Lawrentians Present Their Independent Work
News / / November 11, 2017
This past Thursday, students and faculty gathered in the F.M. Kirby Math and Science Center for the fall poster session, at which Hutchins Scholars and Fall Independent Study researchers presented their work.
V Form Hutchins Scholars presented their scientific research, which they conducted over the previous summer as part of the program.
The students who worked on independent studies presented projects in various fields, ranging from religion to computer programming.
Each poster served as a snapshot of a student’s research. Posters contained background information, an overview of what a student did and the methods he or she used, and a conclusion including possible real-world applications.
During the session, students and faculty also had a chance to ask each presenter questions in regard to his or her research.
Over the summer, Hutchins Scholar Jesse Brewer ’18 worked at the Memorial Sloan Kettering Cancer Center in New York City to “search for molecules that can upregulate the expression of [the] FOXN1 [gene] in mouse thymic epithelial cells,” Brewer said.
In her research, Brewer specifically searched for molecules that she hoped might eventually be used in medications for thymic recovery.
Henry Golub ’18, also a Hutchins Scholar, described his time at his internship as “one of the most rewarding [experiences] of [his] life.”
Golub observed different ways to inhibit inflammation-inducing molecules in fibroblast cells.
From his experience of working in a lab, Golub now has “a fleshed-out understanding of what research entails and the immense dedication that scientists put into their work.”
Emilia Figueroa-Valik ’18 completed an independent study during the fall trimester on renowned Spanish filmmaker Pedro Almodovar and his work during Madrid’s counter-culture movement. Since the casts in Almodovar’s films are almost entirely women, Figueroa-Valik analyzed whether Almodovar’s portrayals of women were biased or realistic, and she wrote essays in Spanish discussing his films’ main characters and themes.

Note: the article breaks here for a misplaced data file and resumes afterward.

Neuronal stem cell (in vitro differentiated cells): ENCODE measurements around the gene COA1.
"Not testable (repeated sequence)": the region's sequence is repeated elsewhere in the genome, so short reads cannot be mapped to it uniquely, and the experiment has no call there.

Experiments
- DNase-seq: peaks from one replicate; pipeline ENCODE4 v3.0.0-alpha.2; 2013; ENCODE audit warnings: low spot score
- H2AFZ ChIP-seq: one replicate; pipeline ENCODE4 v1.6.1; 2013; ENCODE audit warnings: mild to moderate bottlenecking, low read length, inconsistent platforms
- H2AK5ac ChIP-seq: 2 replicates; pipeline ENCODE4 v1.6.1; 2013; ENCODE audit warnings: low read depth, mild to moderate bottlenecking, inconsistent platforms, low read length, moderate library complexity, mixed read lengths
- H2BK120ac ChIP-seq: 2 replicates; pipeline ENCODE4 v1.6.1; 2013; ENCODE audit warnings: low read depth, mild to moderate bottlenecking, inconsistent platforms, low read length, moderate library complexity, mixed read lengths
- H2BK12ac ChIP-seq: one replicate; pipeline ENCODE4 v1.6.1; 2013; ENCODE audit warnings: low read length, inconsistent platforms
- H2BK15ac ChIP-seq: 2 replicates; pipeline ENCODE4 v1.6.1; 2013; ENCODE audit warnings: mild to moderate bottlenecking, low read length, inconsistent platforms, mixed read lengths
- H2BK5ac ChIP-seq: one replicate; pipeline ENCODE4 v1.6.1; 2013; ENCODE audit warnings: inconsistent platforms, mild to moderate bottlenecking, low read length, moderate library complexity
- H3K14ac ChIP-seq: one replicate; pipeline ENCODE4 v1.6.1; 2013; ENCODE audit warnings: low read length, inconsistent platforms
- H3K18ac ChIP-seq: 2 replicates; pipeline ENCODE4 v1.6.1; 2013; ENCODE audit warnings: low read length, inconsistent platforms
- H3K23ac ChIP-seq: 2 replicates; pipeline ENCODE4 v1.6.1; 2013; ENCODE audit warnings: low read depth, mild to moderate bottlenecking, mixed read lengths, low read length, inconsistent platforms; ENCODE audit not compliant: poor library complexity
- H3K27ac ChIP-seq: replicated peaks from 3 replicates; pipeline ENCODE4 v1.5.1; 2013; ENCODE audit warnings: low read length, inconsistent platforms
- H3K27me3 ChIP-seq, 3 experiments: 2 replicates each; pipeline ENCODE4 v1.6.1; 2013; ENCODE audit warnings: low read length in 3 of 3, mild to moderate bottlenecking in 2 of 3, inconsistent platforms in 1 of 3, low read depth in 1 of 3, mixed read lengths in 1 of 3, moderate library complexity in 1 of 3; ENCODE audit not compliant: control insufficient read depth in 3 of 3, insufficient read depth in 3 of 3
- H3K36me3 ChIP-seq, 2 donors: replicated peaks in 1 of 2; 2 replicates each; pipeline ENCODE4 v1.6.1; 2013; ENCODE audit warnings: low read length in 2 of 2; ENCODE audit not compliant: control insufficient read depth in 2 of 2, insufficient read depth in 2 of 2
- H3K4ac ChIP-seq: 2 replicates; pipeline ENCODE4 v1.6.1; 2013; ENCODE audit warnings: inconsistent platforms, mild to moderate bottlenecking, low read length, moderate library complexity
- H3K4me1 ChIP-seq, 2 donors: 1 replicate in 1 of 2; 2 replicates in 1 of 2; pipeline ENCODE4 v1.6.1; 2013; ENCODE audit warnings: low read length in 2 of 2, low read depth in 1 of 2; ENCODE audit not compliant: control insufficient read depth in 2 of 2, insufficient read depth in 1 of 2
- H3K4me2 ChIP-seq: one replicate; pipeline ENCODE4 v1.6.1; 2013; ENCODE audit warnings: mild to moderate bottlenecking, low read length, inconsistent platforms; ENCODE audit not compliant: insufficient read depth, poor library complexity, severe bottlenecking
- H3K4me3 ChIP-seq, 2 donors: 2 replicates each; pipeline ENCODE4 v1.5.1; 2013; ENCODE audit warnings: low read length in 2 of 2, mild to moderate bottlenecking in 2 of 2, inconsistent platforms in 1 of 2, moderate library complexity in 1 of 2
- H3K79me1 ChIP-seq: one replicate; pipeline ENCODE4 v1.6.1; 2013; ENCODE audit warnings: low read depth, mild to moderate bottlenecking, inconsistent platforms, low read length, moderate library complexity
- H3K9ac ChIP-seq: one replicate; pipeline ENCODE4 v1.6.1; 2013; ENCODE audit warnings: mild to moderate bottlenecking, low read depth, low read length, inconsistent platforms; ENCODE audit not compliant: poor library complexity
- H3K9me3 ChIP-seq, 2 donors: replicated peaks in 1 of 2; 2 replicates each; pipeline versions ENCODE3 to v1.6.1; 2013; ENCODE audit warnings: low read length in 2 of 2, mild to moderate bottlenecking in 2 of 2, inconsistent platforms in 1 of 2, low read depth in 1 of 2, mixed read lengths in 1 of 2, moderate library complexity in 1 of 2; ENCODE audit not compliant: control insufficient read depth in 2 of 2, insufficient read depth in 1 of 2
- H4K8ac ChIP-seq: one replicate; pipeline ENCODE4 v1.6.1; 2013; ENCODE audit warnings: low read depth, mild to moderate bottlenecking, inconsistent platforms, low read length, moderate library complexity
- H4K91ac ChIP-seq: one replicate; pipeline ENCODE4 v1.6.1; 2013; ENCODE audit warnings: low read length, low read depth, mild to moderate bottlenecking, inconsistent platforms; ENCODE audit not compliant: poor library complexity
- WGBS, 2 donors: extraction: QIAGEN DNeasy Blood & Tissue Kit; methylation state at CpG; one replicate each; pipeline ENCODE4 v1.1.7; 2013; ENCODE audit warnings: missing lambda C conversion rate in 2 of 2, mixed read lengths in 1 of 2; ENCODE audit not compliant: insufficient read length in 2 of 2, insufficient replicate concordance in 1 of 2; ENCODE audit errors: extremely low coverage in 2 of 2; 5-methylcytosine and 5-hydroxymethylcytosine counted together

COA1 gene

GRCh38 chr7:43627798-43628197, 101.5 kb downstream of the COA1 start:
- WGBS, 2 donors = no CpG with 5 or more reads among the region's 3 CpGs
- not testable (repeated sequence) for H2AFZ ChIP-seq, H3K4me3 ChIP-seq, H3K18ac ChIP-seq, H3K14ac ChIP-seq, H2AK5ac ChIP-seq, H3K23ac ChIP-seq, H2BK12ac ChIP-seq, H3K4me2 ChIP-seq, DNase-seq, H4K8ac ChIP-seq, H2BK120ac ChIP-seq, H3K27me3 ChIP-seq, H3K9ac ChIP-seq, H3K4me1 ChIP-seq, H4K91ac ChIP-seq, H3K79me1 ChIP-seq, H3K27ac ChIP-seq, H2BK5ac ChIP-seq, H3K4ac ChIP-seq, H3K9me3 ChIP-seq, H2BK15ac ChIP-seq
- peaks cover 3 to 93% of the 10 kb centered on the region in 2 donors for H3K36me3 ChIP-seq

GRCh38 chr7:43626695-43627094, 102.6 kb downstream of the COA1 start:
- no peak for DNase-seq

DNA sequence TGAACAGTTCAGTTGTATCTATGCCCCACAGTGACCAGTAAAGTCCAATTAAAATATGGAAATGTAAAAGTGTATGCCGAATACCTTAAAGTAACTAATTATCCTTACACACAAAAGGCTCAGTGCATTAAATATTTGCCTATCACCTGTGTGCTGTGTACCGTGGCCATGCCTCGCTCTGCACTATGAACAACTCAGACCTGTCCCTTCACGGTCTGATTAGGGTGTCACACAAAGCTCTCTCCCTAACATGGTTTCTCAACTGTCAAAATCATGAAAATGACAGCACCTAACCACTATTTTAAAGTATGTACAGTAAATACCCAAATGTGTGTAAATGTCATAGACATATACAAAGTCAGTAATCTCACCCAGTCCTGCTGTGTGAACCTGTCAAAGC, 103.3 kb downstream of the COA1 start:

Besides introducing her to Spanish culture, the project helped her build a stronger Spanish foundation and “[focus] on both essay structure and Spanish grammar.”
Another student who conducted an independent study, Caroline Colavita ’18, studied comparative religious ethics under the guidance of Co-Chair of the Interdisciplinary Studies Program Jason Von Wachenfeldt. The goal of her project was “to clarify the assumption that there is an universal solution to an ethical issue,” Colavita said.
Colavita’s research concluded that “the way ancient, traditional stories are told from diverse religions has influenced contemporary, ethical issues.”
Arin Mukherjee ’18 studied Deep Learning, a branch of artificial intelligence. Mukherjee applied predictive algorithms to datasets related to global warming in order to validate results predicted by the International Plant Protection Convention.
According to Director of Student Activities Karen Reading, independent studies offer a chance for students “to go deeper into a subject than [students] were able to learn in a classroom.”
Independent studies usually emerge when students “have a subject that they want to go off tangent from the regular curriculum and their teachers who have the same passion offer the students an opportunity to investigate the topic deeper and offer guidance,” Reading said.